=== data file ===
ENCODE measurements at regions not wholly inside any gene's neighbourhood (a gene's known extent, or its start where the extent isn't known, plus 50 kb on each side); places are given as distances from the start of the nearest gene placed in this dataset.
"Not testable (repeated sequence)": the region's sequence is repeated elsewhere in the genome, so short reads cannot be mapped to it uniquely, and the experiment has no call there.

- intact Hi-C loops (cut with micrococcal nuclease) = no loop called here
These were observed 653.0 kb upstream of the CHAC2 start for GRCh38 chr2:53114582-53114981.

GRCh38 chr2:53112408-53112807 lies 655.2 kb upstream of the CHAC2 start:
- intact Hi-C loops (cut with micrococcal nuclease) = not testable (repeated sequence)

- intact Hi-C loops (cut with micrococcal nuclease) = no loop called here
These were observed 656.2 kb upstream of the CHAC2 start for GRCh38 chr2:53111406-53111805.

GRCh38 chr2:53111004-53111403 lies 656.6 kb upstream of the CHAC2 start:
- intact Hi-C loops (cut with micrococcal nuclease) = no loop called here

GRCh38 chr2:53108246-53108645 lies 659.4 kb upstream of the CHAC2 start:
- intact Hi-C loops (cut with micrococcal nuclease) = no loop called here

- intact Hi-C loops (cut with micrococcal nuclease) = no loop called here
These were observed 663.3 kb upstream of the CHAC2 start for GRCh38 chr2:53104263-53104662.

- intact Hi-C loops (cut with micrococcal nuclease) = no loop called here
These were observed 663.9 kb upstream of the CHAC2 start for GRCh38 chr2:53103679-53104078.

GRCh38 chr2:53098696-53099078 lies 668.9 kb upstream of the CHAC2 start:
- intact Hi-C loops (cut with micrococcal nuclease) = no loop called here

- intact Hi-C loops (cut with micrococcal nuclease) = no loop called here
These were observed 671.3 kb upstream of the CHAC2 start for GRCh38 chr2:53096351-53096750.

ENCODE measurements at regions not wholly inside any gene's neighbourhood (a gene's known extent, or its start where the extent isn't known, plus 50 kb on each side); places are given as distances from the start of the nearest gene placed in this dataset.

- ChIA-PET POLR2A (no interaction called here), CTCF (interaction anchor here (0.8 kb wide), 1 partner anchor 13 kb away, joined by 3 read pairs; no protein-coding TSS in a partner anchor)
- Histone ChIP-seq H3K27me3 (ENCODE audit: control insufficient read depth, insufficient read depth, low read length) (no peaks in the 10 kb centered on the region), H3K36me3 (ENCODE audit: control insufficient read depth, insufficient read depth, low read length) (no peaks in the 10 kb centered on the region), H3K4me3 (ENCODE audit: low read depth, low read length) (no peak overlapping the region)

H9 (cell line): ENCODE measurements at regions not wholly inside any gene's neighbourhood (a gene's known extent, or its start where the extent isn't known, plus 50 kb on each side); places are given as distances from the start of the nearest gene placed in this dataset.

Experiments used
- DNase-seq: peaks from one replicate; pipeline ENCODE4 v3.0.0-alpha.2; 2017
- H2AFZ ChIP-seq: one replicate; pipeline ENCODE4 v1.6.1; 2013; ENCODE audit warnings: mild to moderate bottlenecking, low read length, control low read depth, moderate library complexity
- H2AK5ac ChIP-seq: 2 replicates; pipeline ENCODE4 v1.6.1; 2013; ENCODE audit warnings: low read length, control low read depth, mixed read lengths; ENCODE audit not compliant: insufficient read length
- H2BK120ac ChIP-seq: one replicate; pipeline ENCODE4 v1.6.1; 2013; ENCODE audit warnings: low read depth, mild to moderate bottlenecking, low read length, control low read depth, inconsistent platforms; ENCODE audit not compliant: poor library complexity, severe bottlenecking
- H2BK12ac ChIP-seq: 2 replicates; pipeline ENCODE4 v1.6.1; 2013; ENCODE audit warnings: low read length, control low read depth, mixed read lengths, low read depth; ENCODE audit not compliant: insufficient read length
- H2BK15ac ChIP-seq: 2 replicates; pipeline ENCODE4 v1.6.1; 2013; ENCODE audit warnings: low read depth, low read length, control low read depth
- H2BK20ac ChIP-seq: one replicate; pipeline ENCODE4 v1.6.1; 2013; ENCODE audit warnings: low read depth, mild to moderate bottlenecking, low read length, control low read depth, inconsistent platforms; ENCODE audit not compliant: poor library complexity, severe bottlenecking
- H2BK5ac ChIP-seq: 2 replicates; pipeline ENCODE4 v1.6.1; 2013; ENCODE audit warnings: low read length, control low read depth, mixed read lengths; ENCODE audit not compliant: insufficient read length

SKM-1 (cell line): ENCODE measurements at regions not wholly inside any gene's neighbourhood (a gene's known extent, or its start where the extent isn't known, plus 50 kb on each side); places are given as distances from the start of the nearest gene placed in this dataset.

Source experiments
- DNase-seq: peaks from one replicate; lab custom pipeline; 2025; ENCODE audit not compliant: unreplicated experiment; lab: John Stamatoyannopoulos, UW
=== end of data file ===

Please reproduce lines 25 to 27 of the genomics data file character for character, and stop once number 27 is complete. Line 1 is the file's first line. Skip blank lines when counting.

Experiments used
- DNase-seq: peaks from one replicate; pipeline ENCODE4 v3.0.0-alpha.2; 2017
- H2AFZ ChIP-seq: one replicate; pipeline ENCODE4 v1.6.1; 2013; ENCODE audit warnings: mild to moderate bottlenecking, low read length, control low read depth, moderate library complexity